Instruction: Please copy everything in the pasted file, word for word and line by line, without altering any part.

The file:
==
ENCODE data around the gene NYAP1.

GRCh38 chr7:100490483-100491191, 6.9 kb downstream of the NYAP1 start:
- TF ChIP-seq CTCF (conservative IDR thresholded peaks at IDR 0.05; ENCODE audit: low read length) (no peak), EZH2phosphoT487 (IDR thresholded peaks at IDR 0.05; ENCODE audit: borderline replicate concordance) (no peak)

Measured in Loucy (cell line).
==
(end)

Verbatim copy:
ENCODE data around the gene NYAP1.

GRCh38 chr7:100490483-100491191, 6.9 kb downstream of the NYAP1 start:
- TF ChIP-seq CTCF (conservative IDR thresholded peaks at IDR 0.05; ENCODE audit: low read length) (no peak), EZH2phosphoT487 (IDR thresholded peaks at IDR 0.05; ENCODE audit: borderline replicate concordance) (no peak)

Measured in Loucy (cell line).